Digital solutions: Tackling €400m cost associated with falls

Margaret Jennings speaks to the GP and broadcaster Dr Ciara Kelly about the importance of maintaining strength and agility to help prevent falls

Digital solutions: Tackling €400m cost associated with falls

Margaret Jennings speaks to the GP and broadcaster about the importance of maintaining strength and agility to help prevent falls

IF you have ever tripped up and fallen unexpectedly it can literally jolt you to the bone — leaving you rattled afterwards.

“I fell myself — it was to do with ice, last year — and it knocked the stuffing out of me. I was watching my footing more carefully, and all of that,” says GP and broadcaster, Dr Ciara Kelly. “I thought to myself: ‘If you are like this now in your 40s, what must it be like for somebody who is older?’

“It stays with people, it sets you right back; you become wary and it undermines your confidence.”

In her GP practice, Ciara regularly saw patients who suffered not just physically from a fall, but also psychologically.

“I also had first-hand experience of it with my mum, who died last year aged 91,” she tells Feelgood.

“Mum would have had multiple falls and each one would have taken it out of her in different ways. And obviously when someone falls, they can have quite significant injuries too — the common ones, like fractured wrists and fractures to the hip, and lots of aches and pains, but equally it has a very significant effect on people’s confidence.”

A third of adults aged over 65 in Ireland will experience at least one fall per year, with one fifth sustaining serious injury, and it is estimated that the annual healthcare costs associated with falls is €400m.

With Ireland’s over-65 population currently hitting the 637,567 mark and set to more than double by 2031, there is an increasing urgency to address the issue, as the fallout from such accidents can leave people feeling so vulnerable they become less independent and less inclined to socialise or move beyond their environment — all factors that are hugely important for ageing healthily.

While Ciara’s mum had access to a basic pendant alarm system within her home, she welcomes the technological changes that include digital care solutions such as the Home Assist Motech Careclip, which she helped launch recently and which monitors users’ activity, regardless of where they are, giving them the confidence to stay active within their communities.

She recalls a friend whose mum loved gardening and had quite a big garden but when she fell, she was out of the range of her alarm in the house and couldn’t get back up.

“It’s worrying that some older people can’t get back up after falling, so anything that helps protect them is good. And we should also encourage older people to use walking aids, or frames or a stick that they need because that’s a protection too.”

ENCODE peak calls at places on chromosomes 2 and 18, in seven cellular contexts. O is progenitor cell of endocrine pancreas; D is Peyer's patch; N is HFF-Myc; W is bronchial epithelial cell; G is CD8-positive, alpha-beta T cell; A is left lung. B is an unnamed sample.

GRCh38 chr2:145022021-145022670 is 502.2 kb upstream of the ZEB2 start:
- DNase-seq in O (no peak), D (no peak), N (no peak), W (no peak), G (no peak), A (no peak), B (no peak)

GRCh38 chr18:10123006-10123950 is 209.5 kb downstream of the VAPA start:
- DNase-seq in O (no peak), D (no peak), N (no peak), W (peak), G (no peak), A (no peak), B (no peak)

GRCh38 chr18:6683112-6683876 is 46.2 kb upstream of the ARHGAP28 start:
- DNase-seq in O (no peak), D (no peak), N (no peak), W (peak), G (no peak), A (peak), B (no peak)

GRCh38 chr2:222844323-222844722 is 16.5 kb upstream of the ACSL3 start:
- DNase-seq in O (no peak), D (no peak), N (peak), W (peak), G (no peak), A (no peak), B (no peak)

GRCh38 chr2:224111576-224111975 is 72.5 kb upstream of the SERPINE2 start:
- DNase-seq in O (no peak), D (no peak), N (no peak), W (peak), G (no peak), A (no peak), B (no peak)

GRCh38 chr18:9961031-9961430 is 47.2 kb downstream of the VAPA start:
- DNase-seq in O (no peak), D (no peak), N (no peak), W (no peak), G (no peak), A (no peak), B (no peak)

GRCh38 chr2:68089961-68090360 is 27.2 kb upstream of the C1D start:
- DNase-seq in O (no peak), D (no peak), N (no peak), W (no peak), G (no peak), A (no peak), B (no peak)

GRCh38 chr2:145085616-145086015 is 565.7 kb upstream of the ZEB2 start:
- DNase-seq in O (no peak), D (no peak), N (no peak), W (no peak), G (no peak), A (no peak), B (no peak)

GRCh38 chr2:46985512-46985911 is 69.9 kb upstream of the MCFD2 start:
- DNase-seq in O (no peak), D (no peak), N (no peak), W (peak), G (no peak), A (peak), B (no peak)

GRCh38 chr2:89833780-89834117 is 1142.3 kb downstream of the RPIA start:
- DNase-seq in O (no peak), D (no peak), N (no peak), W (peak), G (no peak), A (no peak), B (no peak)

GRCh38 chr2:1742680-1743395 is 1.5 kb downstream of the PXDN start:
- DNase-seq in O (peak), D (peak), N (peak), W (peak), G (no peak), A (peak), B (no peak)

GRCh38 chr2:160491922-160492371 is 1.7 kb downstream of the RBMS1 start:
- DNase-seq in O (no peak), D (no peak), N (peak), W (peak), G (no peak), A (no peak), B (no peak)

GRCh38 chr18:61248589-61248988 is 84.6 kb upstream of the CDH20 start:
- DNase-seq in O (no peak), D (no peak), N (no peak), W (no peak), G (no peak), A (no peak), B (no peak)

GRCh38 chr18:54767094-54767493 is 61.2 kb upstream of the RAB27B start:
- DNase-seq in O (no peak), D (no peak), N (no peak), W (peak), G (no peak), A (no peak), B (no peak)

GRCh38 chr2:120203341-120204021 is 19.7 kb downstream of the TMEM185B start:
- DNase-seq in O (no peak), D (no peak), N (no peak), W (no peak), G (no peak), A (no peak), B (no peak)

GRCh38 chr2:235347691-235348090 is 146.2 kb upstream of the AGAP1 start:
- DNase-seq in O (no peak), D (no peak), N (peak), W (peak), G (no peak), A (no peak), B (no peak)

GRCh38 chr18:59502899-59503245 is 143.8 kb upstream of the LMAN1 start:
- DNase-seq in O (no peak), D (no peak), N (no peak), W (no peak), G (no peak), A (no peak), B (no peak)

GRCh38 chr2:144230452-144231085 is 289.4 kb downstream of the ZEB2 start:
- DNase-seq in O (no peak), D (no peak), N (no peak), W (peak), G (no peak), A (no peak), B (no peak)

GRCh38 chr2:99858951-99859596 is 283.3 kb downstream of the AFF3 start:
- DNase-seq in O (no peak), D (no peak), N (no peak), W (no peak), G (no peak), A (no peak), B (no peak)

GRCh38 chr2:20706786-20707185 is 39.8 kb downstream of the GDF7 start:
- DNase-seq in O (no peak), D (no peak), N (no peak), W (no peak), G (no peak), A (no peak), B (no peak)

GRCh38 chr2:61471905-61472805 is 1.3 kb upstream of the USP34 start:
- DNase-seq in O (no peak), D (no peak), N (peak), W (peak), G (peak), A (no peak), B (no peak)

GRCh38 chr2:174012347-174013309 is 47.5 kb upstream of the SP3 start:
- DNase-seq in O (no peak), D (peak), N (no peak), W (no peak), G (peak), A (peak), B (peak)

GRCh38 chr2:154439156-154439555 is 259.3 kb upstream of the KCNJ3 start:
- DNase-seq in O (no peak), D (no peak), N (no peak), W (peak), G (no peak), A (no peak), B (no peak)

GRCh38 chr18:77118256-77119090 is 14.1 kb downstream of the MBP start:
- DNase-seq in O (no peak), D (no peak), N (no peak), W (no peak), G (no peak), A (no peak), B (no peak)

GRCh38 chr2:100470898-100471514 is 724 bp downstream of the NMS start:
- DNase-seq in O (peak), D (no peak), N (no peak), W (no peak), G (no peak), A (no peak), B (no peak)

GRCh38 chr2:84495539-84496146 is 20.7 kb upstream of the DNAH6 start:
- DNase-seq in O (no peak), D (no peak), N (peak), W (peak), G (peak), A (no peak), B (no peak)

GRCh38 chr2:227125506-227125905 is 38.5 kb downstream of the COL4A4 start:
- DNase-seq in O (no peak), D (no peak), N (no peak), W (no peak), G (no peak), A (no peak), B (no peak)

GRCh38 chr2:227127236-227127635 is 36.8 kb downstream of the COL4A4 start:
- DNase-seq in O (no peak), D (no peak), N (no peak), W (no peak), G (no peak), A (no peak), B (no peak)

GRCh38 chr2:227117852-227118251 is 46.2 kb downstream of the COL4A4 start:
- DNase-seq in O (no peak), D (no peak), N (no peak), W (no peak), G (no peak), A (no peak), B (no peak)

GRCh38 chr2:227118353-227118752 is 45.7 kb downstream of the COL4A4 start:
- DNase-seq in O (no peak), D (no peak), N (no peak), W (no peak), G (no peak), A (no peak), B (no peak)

Issues such as failing eyesight or hearing can increase risk, so as we age we should get regular check-ups. But it’s not just the old who are at risk. We all need to maintain our agility and balance so that our reflexes are sharp enough to ‘catch’ that trip or stumble when we are caught off guard.

And it is important to build our muscle strength; the World Health Organisation guidelines for older people suggest that in addition to regular aerobic exercise, we need to do muscle-strengthening activities, involving major muscle groups, on two or more days a week.

Ciara agrees: “What we want is for people to stay safe. One of the biggest things that contribute to falls in older people is our muscles growing weaker and our balance becoming poorer. The best way to combat this and decrease risk is by exercising regularly at your own pace.”

Does she think that these days the “younger old”, 50-somethings, are now more conscious of maintaining muscle strength and staying physically active?

“I honestly think at 50 nowadays you are kind of becoming middle-aged. I don’t see it as older at all. And most 50-year-olds I know — who are only a few years older than me now, to be honest — are doing the same things they always did.

“I definitely think 50 is what 35 was some years ago and they don’t see themselves as older.”

Maintaining mobility as the years creep up is a lifestyle issue though, “We always see those fantastic things — like a woman maybe of 85 doing a triathlon, which is amazing and fabulous,” says the GP.

“But she didn’t start training for that triathlon at 84 — people who do that kind of stuff have maintained their physical strength all the way along. And of course, strength exercises are good for the bones as well as the muscles which means that if you do have a fall you are less likely to break something and that’s important too.

“There are so many things, we need to do, but mainly it’s about maintaining independence; maintaining mobility, maintaining muscle strength; looking after our eyesight and hearing — that you are not vulnerable and stepping out in front of a car or tripping over a kerb — and those things will stand to you.”

The Home Assist range is available in selected Boots pharmacies nationwide. To learn more about the different packages available, visit

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